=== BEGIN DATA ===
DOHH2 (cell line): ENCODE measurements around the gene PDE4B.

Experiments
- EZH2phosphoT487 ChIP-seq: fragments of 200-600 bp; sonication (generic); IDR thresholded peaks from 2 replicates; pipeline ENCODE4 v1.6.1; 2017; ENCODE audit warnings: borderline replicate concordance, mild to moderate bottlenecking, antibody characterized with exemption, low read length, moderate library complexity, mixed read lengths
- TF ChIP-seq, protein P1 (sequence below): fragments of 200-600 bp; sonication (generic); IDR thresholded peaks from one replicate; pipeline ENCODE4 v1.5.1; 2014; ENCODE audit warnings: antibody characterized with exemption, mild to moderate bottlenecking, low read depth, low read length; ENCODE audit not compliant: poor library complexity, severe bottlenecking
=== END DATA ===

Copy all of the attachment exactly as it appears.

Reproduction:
DOHH2 (cell line): ENCODE measurements around the gene PDE4B.

Experiments
- EZH2phosphoT487 ChIP-seq: fragments of 200-600 bp; sonication (generic); IDR thresholded peaks from 2 replicates; pipeline ENCODE4 v1.6.1; 2017; ENCODE audit warnings: borderline replicate concordance, mild to moderate bottlenecking, antibody characterized with exemption, low read length, moderate library complexity, mixed read lengths
- TF ChIP-seq, protein P1 (sequence below): fragments of 200-600 bp; sonication (generic); IDR thresholded peaks from one replicate; pipeline ENCODE4 v1.5.1; 2014; ENCODE audit warnings: antibody characterized with exemption, mild to moderate bottlenecking, low read depth, low read length; ENCODE audit not compliant: poor library complexity, severe bottlenecking